Although keep in mind that it was Mike Huckabee who, during the campaign, promoted the need for a significant increase in spending by the government on infrastructure. It's a bit ironic to see many of his supporters who cheered his proposal now boo the same proposal just because it's now proposed by Democrats. Ah, well. Such is politics.

FWIW, I've linked on my blog what I think are two of the best bits of popular commentary on the stimulus package that I've read.

Frontier Forest said...

With business being in the tanks for everyone, I must confess, it is difficult to come to work, even harder to keep a positive attitude. In all the years of trading lumber, I have never seen such pessimism and angry attitudes among suppliers, fellow traders and customers. Even with our bank putting the squeeze on us, and having recently borrowed the max against our 401K, my partner and I have come to realize some very important survival tactics. If we are going to be successful and get through these difficult times, we have pledged to each other; to speak words of kindness, and words that build up, we will not point blame, we will not second guess each other or look over each other’s shoulders, we may be angry but we will sin not! We have pledged not to associate with negative people and most important, we will to refuse to compromise integrity for the sake of a sale.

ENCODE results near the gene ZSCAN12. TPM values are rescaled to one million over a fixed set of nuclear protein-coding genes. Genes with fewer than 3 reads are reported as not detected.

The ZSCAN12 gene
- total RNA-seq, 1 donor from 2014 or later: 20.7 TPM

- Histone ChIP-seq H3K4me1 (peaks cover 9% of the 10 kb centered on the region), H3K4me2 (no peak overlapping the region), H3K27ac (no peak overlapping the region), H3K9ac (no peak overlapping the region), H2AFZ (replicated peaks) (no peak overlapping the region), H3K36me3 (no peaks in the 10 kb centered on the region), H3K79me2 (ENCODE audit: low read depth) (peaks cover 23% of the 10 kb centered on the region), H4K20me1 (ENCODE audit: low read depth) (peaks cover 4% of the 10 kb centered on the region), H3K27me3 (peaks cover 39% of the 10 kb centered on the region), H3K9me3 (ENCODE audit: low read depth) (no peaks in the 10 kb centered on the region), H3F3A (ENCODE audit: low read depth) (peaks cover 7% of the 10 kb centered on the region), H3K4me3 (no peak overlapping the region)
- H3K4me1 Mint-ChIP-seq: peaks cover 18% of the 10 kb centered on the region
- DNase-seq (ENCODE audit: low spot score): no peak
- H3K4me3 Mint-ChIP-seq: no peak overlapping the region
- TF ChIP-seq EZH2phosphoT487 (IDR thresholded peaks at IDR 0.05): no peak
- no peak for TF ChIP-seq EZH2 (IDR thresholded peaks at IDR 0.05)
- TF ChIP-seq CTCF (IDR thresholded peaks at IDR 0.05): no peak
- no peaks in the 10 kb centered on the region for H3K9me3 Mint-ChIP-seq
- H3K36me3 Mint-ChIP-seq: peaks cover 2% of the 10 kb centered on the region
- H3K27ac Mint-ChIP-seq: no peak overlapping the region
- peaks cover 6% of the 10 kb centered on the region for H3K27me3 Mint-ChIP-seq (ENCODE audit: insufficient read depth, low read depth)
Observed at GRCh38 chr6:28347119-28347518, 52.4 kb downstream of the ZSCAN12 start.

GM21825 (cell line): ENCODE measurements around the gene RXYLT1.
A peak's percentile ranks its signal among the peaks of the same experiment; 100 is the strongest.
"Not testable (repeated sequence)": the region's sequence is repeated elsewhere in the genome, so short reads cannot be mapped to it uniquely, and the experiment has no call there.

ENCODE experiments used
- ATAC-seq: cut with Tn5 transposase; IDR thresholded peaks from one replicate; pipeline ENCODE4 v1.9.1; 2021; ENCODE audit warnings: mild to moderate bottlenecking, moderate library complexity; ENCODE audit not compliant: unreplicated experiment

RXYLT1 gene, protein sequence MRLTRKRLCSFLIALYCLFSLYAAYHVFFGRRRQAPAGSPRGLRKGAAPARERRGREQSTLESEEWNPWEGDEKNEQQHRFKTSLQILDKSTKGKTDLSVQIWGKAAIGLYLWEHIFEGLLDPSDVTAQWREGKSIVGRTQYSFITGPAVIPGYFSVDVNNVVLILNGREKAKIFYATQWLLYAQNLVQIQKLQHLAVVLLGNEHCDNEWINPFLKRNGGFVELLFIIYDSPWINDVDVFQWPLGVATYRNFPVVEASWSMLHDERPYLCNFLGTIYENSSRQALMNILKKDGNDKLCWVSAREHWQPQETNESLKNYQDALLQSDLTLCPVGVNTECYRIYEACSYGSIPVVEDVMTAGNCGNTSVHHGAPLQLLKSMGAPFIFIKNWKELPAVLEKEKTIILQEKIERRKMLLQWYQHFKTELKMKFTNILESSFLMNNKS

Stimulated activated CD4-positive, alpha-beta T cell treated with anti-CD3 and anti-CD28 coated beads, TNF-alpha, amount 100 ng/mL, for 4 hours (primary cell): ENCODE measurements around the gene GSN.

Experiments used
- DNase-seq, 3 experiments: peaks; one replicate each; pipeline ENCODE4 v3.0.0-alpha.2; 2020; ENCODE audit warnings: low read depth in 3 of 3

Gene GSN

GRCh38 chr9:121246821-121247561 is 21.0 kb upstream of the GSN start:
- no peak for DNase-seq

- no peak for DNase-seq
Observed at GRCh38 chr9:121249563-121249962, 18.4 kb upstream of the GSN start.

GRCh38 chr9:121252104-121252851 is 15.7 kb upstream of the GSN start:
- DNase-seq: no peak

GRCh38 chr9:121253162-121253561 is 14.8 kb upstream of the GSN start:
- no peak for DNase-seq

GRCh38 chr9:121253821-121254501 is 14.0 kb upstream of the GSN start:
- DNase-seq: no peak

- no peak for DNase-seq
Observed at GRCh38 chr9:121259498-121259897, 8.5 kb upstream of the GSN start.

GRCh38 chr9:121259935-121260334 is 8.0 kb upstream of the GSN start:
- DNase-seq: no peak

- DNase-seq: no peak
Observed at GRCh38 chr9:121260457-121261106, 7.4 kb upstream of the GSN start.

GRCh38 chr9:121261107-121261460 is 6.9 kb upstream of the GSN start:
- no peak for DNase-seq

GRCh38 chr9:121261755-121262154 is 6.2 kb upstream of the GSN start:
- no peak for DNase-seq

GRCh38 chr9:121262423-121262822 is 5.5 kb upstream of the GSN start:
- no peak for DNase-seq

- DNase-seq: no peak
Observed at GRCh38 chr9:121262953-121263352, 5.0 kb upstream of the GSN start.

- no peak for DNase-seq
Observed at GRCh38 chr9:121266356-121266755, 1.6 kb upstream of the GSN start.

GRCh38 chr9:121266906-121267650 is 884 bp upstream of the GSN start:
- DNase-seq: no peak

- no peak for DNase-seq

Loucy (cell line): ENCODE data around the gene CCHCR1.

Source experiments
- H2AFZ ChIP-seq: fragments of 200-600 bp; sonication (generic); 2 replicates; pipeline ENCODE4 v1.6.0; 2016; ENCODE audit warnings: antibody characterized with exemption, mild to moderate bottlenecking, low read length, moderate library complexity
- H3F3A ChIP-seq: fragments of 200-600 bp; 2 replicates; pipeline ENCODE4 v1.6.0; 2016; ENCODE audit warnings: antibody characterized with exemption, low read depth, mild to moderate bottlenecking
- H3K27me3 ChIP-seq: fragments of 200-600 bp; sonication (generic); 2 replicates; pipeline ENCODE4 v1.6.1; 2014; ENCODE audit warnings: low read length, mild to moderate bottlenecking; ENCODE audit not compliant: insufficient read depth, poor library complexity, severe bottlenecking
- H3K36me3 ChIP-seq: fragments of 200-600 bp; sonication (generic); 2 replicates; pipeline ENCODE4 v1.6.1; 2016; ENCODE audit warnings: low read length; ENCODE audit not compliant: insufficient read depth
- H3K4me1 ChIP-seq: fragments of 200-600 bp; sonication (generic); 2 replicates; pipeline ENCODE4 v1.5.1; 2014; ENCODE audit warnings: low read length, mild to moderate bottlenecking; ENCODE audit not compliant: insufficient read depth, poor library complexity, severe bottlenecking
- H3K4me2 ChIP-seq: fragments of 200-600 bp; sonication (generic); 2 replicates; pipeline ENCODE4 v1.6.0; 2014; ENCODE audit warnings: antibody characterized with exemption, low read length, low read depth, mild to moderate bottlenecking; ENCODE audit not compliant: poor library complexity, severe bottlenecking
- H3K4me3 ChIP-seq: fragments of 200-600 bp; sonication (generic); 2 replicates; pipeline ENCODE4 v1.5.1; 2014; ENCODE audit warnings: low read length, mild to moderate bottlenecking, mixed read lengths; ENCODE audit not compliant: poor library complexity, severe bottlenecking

So having made these pledges to my partner, I have also made some pledges to the Lord. I will pray for our president, try to remain optimistic about what the government is trying to accomplish, but most of all, I WILL maintain a radical trust in the Lord. “But seek first his kingdom and his righteousness, and all these things will be given to you as well. Therefore do not worry about tomorrow, for tomorrow will worry about itself. Each day has enough trouble of its own.”

Reepicheep said...

Thanks for those links Jim, both are very helpful articles.

Frontier Forest said...

Cheri and I are leaving tomorrow for a weeks ski trip, using our timeshare in Angel Fire NM. So I will have some major withdrawals from my "Best of Tony" time.